Volume 81, Number 2 | June 9 - 15, 2011
West and East Village, Chelsea, Soho, Noho, Little Italy, Chinatown and Lower East Side, Since 1933
Photos by Tequila Minsky
Lisa Reed of Tribeca with her adopted daughter from Haiti, Rose, 2. Reed’s son attends M.S. 255.
Salk School makes sweet music, raises $4,300 for Haitian schools
By Tequila Minsky
You know the party must really be happening if the cops from the 13th Precinct come by around 8:30 p.m. to tell mothers, fathers, teachers and kids to tone it down. Officers had to respond to noise complaints about the music. The scene of the crime: the courtyard of Middle School 255, the Salk School of Science, between 19th and 20th Sts., near First Ave.
The jig-punk Irish band The Prodigals, regular performers at Paddy Reilly’s Music Bar, were onstage with just a few numbers to go. Bandleader Gregory Grene, who was a humanities student teacher at M.S. 255 last year, was on the accordion. It was a fundraiser for Haiti. The cops were assured that the event was wrapping up and were placated.
When the January 2010 earthquake hit Haiti, Grene’s twin brother, Andrew, was on a United Nations mission working in Port-au-Prince. He died in the earthquake; the Hotel Christophe, where he was staying, collapsed. Just weeks before, Andrew had spoken at M.S. 255 about his work in Haiti.
This year was the second that the students, parents and teachers of Salk School held a fundraiser responding to the Haitian disaster. The fundraiser reflects the school’s very personal connection to the earthquake and is also a way for students to fulfill their community service requirement, which is needed to graduate.
Gregory Grene performed with his jig-punk band. His twin brother Andrew died in the Haitian earthquake.
Students, teachers and parents got into the act.
Parents were pulled in as volunteers, bringing food, chaperoning, mixing and selling the mocktail drinks — nonalcoholic cocktails — and cleaning up.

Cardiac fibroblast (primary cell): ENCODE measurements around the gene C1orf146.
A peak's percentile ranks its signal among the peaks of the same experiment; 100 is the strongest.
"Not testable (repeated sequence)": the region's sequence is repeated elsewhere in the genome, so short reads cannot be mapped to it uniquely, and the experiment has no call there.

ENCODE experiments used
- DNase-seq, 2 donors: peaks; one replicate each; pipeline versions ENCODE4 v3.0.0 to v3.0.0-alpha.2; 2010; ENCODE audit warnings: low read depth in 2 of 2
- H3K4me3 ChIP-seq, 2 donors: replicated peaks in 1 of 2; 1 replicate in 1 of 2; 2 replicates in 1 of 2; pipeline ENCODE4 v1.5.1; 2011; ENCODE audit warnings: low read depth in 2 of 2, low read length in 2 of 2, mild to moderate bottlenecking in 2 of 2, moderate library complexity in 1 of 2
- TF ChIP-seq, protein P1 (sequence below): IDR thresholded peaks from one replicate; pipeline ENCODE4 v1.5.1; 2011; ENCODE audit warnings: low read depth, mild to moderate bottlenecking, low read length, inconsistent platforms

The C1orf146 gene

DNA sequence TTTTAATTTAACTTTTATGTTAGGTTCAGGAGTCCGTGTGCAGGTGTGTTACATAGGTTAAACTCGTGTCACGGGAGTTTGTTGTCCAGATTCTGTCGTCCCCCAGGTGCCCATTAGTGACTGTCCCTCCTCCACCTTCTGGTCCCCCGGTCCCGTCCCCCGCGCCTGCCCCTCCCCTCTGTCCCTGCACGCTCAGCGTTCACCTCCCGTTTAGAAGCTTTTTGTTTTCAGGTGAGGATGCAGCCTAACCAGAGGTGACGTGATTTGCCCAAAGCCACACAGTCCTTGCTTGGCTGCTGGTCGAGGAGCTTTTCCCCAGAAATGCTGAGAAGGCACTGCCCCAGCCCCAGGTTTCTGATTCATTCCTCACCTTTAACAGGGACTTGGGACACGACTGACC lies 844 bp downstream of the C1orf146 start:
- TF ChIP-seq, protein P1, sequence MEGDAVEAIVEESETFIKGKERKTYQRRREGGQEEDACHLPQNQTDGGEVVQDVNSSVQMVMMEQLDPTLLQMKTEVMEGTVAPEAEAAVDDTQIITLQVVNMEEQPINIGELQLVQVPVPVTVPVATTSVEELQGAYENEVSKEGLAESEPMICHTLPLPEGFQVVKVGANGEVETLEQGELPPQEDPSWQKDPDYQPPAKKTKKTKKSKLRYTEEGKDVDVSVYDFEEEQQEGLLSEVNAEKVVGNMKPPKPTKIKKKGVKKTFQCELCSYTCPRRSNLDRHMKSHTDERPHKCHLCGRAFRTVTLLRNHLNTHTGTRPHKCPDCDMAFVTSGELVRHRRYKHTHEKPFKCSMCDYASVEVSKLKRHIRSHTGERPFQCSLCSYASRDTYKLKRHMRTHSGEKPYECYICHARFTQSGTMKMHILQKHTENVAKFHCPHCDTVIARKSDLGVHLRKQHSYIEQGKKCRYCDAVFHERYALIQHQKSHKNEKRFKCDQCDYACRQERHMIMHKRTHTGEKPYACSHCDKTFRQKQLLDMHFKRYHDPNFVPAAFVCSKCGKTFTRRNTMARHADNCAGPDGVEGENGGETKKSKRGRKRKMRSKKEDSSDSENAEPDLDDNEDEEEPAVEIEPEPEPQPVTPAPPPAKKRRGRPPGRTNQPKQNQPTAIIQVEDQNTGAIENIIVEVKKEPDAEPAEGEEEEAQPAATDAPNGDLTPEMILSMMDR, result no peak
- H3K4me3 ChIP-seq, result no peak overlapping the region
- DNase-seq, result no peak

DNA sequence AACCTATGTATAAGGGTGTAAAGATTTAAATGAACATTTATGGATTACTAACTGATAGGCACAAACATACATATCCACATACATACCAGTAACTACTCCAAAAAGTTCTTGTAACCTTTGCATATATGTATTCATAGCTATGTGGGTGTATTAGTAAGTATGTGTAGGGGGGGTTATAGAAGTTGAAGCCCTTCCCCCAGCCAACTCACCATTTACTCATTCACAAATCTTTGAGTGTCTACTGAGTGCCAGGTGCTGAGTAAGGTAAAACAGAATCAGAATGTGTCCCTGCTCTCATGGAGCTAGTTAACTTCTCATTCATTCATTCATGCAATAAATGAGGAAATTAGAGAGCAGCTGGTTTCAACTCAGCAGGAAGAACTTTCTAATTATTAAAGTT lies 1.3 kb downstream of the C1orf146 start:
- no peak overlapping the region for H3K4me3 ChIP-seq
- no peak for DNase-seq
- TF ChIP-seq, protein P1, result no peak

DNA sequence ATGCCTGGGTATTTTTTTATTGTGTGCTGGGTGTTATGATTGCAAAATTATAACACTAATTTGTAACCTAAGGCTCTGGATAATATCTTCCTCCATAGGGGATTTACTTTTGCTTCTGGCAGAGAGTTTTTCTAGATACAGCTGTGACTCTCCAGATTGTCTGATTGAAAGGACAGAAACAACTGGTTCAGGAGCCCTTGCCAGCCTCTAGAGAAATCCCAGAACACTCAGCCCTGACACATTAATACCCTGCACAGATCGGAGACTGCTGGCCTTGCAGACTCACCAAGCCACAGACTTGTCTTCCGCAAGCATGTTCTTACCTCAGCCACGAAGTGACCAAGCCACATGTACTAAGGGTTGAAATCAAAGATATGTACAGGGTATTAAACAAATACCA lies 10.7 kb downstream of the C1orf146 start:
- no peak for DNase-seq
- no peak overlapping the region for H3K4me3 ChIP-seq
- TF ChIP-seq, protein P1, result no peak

Salk students enjoyed dancing to the bands.
The student-made Haitian Carnival-inspired masks were on display. Mostly girls ran a booth of face painting, and boys sold Japanese Myachis — a beanbag sort of toy. Students hawked their annual literary magazine. A stall sold cards from student art.
The pièce de résistance was the musical entertainment. Six bands.
There were student bands, The Outsiders, with Ian Dennis and Nicky Young, and Kid Nothing with Jesse Tallerman, Gabe Paiano, Isabella de Fonseca and Emma Stacher.
Guitar teacher Shaun Erriciello and three students executed the dueling guitars from “Deliverance,” along with other all-guitar numbers.
There were adult bands. Salk teacher and violinist Pauline David performed with the assistant principal’s husband, Lucas Rotman, on guitar and Sarah Caswell on vocals with the Melodic Miners, a blues and pop band. Bandleader David Potts of the eponymous straight-ahead jazz quartet, which also performed, is the husband of one of the event’s main teacher organizers, Ling Teo.
Principal Rhonda Perry gave a few introductory words sharing how she was born in Trinidad and the earthquake hit close to home.
“It could have happened there,” she said.
“We have these core values what we believe in, which are important to strive for,” Principal Perry said of the school community. “Passionate and dedicated learning, being open-minded, openhearted, true to oneself, responsible to the community, and taking action to improve the world. We talk a lot about these.
“This fundraiser embodies these values,” she continued. “It is great for so many people to come together for those who continue to suffer. I’m proud of the event and honored to be here.”
After expenses, the event raised $4,300 for The Andrew Grene Foundation, set up by his brother and a friend. The foundation pays tuition for students in primary school and up in Haiti. The foundation is also building a high school in one of the poorest zones in Port-au-Prince, Cité Soleil. It’s hoped the school will be finished by late summer. A portion of the monies raised by the Salk School fundraiser is also going to tsunami relief for Japan.